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When "beautiful" means "genetic abuse"
The breed standard is that set of specific morphological and behavioral characteristics that a subject - be it a dog, a cat or any other animal - should have in order to be included in
a particular breed.
Therefore, the standard is a point of reference both for breeders, who should aim to create a good "subject" and always improve it, and for owners who wish to have a dog or cat that meets the "sacred canons" "of the breed object of their desire.
However, when selection is pushed to the extreme to privilege some exclusively aesthetic characteristics without looking at functionality and resorting to extreme inbreeding, problems begin to arise and genetic maltreatment takes shape, a much more serious form of maltreatment than simple suffering inflicted on a single animal since, on the contrary, it affects a large number of subjects and can be perpetrated for many generations to come.
WHAT FUELS GENETIC MALTRACTING?
Obviously, the fault is not only of the breeders, of the judges and associations that push more and more towards extreme hypertypes in which the aesthetic qualities (and functional defects!) Are enhanced to the nth degree, but the responsibility is mostly to be attributed to the market demands and the desires of an increasingly demanding public that in doing so does not look without realizing it to animal welfare, but aims only at the satisfaction of a whim generated by the subliminal messages that arrive from society .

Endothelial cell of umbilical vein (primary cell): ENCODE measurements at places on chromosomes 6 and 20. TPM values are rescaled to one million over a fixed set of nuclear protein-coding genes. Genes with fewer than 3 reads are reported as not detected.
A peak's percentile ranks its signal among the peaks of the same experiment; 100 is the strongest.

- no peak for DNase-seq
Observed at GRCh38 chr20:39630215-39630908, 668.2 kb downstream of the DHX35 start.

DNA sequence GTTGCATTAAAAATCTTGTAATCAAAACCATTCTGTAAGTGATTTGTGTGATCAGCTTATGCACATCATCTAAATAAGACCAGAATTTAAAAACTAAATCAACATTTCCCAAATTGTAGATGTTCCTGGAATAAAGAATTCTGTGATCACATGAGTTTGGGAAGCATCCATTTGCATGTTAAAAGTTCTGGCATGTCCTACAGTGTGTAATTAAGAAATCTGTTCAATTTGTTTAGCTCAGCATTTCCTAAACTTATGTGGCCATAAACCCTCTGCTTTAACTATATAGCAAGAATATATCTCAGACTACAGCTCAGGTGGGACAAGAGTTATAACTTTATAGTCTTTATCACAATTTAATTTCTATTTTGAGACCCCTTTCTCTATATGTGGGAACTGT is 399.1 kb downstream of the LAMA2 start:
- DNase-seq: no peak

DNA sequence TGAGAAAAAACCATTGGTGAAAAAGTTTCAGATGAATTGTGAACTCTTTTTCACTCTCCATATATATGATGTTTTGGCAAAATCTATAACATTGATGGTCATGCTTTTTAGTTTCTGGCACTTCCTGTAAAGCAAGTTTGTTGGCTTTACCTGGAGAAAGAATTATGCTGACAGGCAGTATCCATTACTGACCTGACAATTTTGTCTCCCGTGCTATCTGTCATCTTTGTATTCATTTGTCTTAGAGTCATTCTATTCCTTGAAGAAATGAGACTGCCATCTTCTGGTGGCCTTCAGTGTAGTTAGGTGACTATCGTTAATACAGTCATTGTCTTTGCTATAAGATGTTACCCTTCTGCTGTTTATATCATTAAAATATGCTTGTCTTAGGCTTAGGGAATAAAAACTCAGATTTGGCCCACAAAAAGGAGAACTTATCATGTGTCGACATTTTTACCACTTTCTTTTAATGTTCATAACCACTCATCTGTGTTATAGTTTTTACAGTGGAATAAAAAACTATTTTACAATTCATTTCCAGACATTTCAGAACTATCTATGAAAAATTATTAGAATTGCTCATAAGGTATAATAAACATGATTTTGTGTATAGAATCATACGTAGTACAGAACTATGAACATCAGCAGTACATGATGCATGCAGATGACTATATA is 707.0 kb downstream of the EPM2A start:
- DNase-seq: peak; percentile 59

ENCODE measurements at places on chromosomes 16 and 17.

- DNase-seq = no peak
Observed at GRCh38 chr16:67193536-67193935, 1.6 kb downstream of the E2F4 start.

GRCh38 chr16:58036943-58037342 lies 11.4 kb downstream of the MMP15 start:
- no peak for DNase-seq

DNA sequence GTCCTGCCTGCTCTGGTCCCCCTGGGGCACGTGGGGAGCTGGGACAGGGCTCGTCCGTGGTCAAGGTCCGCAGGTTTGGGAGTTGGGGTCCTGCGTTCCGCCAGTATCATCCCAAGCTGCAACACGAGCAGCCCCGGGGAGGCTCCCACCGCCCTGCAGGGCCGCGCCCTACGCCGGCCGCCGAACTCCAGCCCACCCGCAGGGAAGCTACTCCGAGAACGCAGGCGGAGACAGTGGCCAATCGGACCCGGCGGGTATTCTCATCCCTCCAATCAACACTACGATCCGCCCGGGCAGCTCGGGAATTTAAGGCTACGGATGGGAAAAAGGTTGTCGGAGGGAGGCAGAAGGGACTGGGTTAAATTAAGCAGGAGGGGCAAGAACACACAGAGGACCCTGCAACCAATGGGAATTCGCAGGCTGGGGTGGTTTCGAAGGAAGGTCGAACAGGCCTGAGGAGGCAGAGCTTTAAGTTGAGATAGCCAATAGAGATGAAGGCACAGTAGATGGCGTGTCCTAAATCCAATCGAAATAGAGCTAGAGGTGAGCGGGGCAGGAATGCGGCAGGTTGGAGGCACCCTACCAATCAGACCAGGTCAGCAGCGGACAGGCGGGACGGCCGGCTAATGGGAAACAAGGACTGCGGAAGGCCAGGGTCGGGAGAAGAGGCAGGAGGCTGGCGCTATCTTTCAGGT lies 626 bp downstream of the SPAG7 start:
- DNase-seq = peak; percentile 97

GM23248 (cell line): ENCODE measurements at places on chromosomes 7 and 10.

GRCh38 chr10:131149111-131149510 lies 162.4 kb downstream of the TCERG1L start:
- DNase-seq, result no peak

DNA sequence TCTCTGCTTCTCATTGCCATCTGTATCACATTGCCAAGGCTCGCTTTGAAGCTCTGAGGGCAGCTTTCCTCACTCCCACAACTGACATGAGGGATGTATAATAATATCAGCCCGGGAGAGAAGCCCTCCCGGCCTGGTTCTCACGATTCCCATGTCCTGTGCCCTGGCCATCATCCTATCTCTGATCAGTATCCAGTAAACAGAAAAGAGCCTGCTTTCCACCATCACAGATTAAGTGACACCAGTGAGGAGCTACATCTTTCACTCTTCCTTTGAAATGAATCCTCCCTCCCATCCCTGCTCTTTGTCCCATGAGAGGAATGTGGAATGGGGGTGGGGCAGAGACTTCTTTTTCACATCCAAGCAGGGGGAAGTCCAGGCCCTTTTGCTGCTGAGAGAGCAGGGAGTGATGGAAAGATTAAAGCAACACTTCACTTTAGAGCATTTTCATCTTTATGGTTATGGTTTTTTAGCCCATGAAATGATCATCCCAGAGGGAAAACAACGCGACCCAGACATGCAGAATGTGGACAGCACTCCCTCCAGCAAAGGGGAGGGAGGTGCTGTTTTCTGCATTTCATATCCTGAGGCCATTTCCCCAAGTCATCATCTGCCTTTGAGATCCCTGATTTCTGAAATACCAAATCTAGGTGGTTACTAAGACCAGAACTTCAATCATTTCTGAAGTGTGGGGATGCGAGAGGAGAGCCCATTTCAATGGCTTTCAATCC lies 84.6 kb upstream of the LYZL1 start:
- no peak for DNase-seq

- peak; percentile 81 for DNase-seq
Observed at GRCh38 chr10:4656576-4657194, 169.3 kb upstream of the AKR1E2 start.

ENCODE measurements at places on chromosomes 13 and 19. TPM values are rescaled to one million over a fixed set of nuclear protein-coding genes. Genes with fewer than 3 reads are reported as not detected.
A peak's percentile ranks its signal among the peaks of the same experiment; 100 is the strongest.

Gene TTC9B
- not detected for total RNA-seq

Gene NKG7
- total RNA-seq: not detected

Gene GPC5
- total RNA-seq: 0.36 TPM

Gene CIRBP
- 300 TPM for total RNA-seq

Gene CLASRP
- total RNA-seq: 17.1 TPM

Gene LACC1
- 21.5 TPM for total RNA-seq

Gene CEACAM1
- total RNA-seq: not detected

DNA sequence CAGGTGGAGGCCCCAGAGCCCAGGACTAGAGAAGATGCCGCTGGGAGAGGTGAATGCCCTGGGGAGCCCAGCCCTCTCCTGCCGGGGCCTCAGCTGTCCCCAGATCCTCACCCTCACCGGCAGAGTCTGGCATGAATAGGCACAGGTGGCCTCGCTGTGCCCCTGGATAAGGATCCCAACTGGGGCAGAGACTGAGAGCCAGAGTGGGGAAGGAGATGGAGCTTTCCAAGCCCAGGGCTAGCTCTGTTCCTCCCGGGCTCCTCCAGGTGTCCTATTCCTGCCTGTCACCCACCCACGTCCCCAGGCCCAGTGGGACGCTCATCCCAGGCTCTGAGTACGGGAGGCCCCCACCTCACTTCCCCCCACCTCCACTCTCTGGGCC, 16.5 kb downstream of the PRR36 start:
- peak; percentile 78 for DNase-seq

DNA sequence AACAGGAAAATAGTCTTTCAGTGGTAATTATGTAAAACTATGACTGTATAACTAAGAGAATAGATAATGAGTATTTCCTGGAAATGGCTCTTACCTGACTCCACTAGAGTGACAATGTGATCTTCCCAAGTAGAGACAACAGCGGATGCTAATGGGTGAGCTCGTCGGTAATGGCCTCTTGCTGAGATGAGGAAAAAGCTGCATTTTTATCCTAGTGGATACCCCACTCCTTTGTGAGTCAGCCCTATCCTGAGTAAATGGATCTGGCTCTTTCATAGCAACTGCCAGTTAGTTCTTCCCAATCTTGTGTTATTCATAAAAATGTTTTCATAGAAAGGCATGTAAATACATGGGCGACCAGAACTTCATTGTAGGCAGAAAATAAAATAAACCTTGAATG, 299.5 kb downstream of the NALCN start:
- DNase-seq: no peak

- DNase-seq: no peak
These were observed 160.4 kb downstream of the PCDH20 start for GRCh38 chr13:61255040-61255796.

History repeats itself and we have all had the opportunity to witness, over time, the boom of this or that breed, perhaps in conjunction with the release of a successful film or, more recently, due to the desire to own a dog or a cat like that of television stars or web influencers who hammer us daily with their images and videos on socials. Fickle, temporary and fleeting fashions with a huge round of money behind them, unfortunately at the expense of animals that, although aesthetically cute and "perfect", pay the price of our superficiality having to live with physical problems that they compromise their quality of life or even their survival.
Already in the 60s of the last century , a certain awareness of the importance of the "healthy" over the "beautiful" began to grow within the veterinary world and something, at a European level, is starting to move, albeit slowly and with difficulty. Even in our country something is starting to take shape in this sense, such as the establishment of the Cbv (Bioethical Committee for Veterinary Medicine), in 2018, or the birth of associations such as Asetra (Association of ethological studies and protection of the relationship with animals) .
Giovanni Cubeddu, former Professor of Forensic Medicine at the University of Sassari and president of Melefovet (study group of Forensic and Veterinary Forensic Medicine of the Italian Association of Small Animal Veterinarians), and Ferdinando Meregaglia, freelance from Turin and secretary of Melefovet, explained the legal implications of genetic maltreatment, an aspect that is too often overlooked, but which can also have important implications for the veterinarian.
The need to satisfy market needs deriving from the rapid request for aesthetically pleasing subjects and respondents to the fashion of the moment inevitably involves the use of a pushed inbreeding, using a few breeding subjects that bring with them both the desired morphological characteristics and even serious problems, an issue that the WSAVA had raised as early as the 1960s.
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